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‘Irredeemably Insulting’: Indicted Proud Boy Asks Judge to ‘Sever’ Case from Co-Defendants Because of Their Lawyer’s ‘Highly Inappropriate and Prejudicial Statements’

Albert Watkins

Albert Watkins

A Kansas City-area man who was indicted along with several other Proud Boys associates in the Jan. 6 siege of the Capitol is asking a federal judge to “sever” his case from his co-defendants. The motion from Christopher Kuehne, a 47-year-old former Marine scout sniper, cites the “highly inappropriate and prejudicial statements” that attorney Albert Watkins made in a Talking Points Memo article on Tuesday.

In case you missed it somehow, Watkins, an attorney for the infamous Jacob Chansley, told TPM that “a lot” of the Capitol siege defendants are “fucking short-bus people.”

“These are people with brain damage, they’re fucking retarded, they’re on the goddamn spectrum,” he said. “But they’re our brothers, our sisters, our neighbors, our coworkers — they’re part of our country. These aren’t bad people, they don’t have prior criminal history. Fuck, they were subjected to four-plus years of goddamn propaganda the likes of which the world has not seen since fucking Hitler.”

Clockwise, from upper left: Ryan Ashlock, William Chrestman, Louis Enrique Colon, Cory Konold, Felicia Konold, and Christopher Kuehne. (Images via federal court documents.)

Watkins does not just represent Chansley. He’s also an attorney for Arizona siblings Felicia Konold, 27, and Cory Konold, 25, who were indicted in February along with Kuehne, William Chrestman, 47, Ryan Ashlock, 21, and Louis Enrique Colon, 44.

Kuehne’s attorney Marina Medvin has already brought Watkins’ comments to a federal judge’s attention.

Christopher Kuehne moves to sever his case from that of the co-defendants under Rule 14(a) of the Federal Rules of Criminal Procedure. Mr. Kuehne’s trial rights are prejudiced by the joinder of his case with codefendants who are represented by a counselor who has made highly inappropriate and prejudicial statements that were disseminated by means of public communication, which directly impact and prejudice Mr. Kuehne’s right to a fair trial. Therefore, Mr. Kuehne invokes his right for relief, seeking severance.

Defendant hereby incorporates the points and authorities presented in the corresponding Memorandum in Support of Motion to Sever Defendant.

Medvin, noting Watkins’ comments quickly went viral, added that a joint trial with co-defendants represented by Watkins “poses a serious risk” of jeopardizing Kuehne’s right to a fair trial.

“In this case, a joint trial with co-defendants represented by an attorney who publicly referred to Mr. Kuehne and others arrested for their participation in the January 6 incident as “fucking short-bus,” “fucking retarded,” and “on the goddamn spectrum,” poses a serious risk of compromising Mr. Kuehne’s constitutional right to a fair trial by an impartial jury. Unlike his co-defendants, Mr. Kuehne’s defense strategy does not include self-degradation, nor an insanity plea,” the motion said. “A joint trial also poses a serious risk that the jury will be compromised in making a reliable judgment about the guilt or innocence of Mr. Kuehne after co-defendants’ counsel has demeaned his mental abilities publicly and has previewed how he plans to present his clients’ defense moving forward. A joint jury trial under such conditions for Mr. Kuehne is inherently unfair.”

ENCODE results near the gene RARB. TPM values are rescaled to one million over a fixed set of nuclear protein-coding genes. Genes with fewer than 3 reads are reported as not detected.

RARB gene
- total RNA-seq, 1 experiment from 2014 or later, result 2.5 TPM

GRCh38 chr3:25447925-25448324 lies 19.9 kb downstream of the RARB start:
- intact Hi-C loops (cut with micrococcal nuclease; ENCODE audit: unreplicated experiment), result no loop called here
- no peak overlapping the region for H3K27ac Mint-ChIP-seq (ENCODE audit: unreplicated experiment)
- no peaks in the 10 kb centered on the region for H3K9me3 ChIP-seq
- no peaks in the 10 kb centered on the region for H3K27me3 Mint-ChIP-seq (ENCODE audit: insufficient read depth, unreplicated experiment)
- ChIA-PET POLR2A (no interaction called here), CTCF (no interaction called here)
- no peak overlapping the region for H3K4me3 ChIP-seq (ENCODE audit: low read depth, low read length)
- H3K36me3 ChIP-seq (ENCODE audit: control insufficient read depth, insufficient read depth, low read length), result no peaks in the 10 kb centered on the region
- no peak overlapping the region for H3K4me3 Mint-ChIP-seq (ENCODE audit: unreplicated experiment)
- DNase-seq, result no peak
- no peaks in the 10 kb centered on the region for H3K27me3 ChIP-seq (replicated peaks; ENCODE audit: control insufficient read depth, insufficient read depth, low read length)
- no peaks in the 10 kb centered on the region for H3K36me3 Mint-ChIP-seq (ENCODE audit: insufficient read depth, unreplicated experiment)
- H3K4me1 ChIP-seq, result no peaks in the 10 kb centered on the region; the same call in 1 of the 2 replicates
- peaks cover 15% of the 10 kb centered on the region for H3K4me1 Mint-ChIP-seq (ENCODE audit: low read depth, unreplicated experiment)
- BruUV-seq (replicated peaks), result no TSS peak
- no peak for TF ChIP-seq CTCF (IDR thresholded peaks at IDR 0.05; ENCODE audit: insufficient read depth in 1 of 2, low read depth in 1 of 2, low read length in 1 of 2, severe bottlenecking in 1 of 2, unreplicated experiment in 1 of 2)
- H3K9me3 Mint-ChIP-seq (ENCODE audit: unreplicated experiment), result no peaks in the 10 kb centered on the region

Medvin called Watkins’ remarks “as shockingly inculpatory as they are irredeemably insulting.”

“Unlike his co-defendants, Mr. Kuehne is not willing to throw in the towel, nor to throw an entire political party under the bus through cheap ‘Nazi’ comparisons,” the motion said.

On Tuesday, Watkins confirmed to Law&Crime that his quotes in the TPM were accurately reported. He claimed that the remarks were prudent and part of a “calibrated move.”

“There is a reason and purpose behind my less than politically correct description of many who participated in the visit to the Capitol on January 6,” Watkins said in an email to Law&Crime. “My long standing pleas for compassion and understanding of those involved in the events of January 6 with mental health issues and disabilities have to date fallen on deaf ears. One charged, insensitive, and vulgar statement and the needed attention is given. We live in a sound bite world. I respectfully suggest the next few days and weeks will demonstrate the prudence of this calibrated move.”

“Less than politically correct” remarks like these have more or less become Watkins’ M.O. (see here, here, and here).

Kuehne faces the following charges:

Conspiracy; Obstruction of an Official Proceeding and Aiding and Abetting; Obstruction of Law Enforcement During Civil Disorder and Aiding and Abetting; Entering and Remaining in a Restricted Building or Grounds and Carrying a Deadly or Dangerous Weapon; Entering and Remaining in a Restricted Building or Grounds and Carrying a Deadly or Dangerous Weapon

Read the motion below.

[Image via YouTube screengrab]

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Matt Naham is the Senior A.M. Editor of Law&Crime.